Chattanooga Times, March 2, 1886, p. 4
Mrs. L. N. Ford Fatally Stricken with Paralysis.
Mrs. Nannie B. Ford, wife of L. N. Ford, the well-known compositor at the TIMES office, died suddenly at her home on Gilmer street last night about 9:30 o'clock. Mrs. Ford was in her usual health yesterday and retired about 9 o'clock. In a short time, her husband was awakened by her deep and irregular breathing, and when he spoke to her he received no response. This alarmed Mr. Ford and a moment later he was horrified to find his wife in an unconscious condition and a closer examination revealed the fact that she was rapidly sinking. He hurriedly summoned Dr. Wise, but when the physician arrived fifteen minutes later Mrs. Ford was dead. Her death was caused by paralysis, she having suffered from a severe stroke many years ago. She was about seventy years of age.
The bereaved family has the sympathy of the entire community in their affliction.
Chattanooga Times, January 7, 1892, p. 5
Death of L. N. Ford
Close of a Busy Life – An Honest, Upright Man Lays Down Life's Burdens – A Pioneer of Chattanooga
Early yesterday morning at his residence on Gilmer Street Leonidas N. Ford breathed his last after several days' illness. His immediate trouble was malignant grippe, but the disease only ran out the few sands of life remaining in the aged frame. Until illness confined him a few days ago Mr. Ford had been employed as a compositor with the Times Printing Company. He has been with the regular Tradesman force since that journal saw the light, and prior to its birth was a printer for the Times. Men have died at the zenith of their fame won by daring, but the bravest has never laid down life's load more honored, more respected than “Old Man Ford.” Yesterday one who has been his co-laborer for twelve years past, said of the deceased:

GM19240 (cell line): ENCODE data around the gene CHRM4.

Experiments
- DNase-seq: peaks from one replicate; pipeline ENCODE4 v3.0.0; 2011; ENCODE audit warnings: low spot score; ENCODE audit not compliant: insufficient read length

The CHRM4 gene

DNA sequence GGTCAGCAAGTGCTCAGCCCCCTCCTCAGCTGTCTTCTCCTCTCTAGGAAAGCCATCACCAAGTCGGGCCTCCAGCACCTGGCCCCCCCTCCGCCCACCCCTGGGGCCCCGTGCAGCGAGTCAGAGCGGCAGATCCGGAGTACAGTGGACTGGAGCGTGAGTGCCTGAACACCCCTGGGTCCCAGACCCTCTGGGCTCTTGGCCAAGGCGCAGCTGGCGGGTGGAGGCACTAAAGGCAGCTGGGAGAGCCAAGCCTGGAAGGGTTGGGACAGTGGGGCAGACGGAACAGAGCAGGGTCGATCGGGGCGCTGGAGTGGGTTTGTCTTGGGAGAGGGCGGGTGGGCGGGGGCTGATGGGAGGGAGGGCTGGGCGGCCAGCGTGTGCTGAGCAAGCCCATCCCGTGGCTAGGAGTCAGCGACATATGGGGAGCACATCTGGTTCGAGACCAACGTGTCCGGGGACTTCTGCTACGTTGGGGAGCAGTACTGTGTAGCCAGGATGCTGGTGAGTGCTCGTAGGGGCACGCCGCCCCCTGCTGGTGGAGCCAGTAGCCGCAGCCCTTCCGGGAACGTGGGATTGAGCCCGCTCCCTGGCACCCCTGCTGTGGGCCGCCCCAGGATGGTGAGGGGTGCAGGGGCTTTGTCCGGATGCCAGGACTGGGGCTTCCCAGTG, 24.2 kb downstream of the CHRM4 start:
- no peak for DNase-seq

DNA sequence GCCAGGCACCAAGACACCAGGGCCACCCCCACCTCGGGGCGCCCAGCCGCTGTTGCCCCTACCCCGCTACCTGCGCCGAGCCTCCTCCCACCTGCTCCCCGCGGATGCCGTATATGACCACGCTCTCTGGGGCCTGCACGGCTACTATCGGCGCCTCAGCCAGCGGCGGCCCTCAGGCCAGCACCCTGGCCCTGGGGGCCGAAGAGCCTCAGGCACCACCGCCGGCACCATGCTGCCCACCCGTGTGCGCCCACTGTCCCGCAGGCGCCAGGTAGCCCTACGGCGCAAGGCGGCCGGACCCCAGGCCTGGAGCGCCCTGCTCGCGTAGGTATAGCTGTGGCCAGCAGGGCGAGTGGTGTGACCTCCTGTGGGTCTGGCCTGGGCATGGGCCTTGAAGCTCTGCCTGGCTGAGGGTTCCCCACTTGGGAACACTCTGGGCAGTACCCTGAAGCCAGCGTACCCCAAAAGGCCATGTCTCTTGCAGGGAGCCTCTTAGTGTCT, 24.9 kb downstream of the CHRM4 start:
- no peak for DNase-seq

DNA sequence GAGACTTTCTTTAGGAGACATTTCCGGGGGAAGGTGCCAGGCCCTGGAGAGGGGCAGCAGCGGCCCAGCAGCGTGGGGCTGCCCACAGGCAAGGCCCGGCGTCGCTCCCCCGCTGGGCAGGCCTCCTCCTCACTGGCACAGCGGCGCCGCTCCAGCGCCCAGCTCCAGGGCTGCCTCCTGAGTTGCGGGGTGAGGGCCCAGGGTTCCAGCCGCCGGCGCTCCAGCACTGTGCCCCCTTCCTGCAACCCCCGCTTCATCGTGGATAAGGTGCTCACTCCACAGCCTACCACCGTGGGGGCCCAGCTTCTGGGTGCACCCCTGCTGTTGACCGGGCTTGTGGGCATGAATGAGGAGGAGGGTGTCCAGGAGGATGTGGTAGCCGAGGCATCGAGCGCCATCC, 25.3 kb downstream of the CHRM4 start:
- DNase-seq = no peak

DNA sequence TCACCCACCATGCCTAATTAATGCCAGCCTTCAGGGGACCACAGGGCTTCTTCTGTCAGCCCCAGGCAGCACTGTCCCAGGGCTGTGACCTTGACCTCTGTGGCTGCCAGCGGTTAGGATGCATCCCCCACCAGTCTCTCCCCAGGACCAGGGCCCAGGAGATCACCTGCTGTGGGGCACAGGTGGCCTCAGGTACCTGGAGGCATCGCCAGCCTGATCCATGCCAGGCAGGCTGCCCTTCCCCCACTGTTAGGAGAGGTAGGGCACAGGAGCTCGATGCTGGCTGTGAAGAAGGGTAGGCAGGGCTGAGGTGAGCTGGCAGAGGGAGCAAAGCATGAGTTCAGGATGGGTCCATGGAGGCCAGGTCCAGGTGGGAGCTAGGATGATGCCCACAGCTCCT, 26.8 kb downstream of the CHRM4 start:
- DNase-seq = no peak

“I never knew him to tell a lie. I never knew him to use a profane word. I never knew him to have a dishonorable thought or do a reprehensible deed. His life has been unsullied by a single regret.”
The epitaph is a true one, as all will attest who knew and loved the grand old man. Can fame or fortune crown better a life? In Mr. Ford's death Chattanooga lost as good a man as ever lived within or without her limits.
He was unobstrusively modest, and therefore not widely known, but those who knew him will testify to his merits and sincerely sorrow at the news of his death.
Mr. Ford came from McMinnville, Tenn., to Chattanooga about the year 1850, and, save a year or two during the war, has lived here continuously. He has, in ever relation of life – as son, brother, husband, father and friend – discharged every obligation. His modesty, integrity and purity of character have gained him the esteem of all who have been associated with him socially or in a business way.
Before coming to Chattanooga, he was associated with his father, Maj. Jno. W. Ford, in the publication of the Central Gazette at McMinnville, one of the first and staunchest Democratic papers in Tennessee, the publication of which was suspended when the Ford family removed to this city in 1850.
The deceased leaves two sons, well known in this city. One: Will Ford is train dispatcher for the Queen & Crescent. The second son, Waller, [the fourth letter of the name is obscured] has for years been prominent in military circles. The funeral occurs this morning at 10 o'clock from the residence, at 208Gilmer street. The pallbearers will be Pa_on L. Gimble [Gamble?], Dr. G. A. R. Tucker, Geo M. Day, Geo E. Purvis, A. A. Cowdery, William Bassett, Jr. Out of respect for the memory of the deceased the Times jobs department and Tradesman composing room will be closed from 10 a.m. to 1 p.m.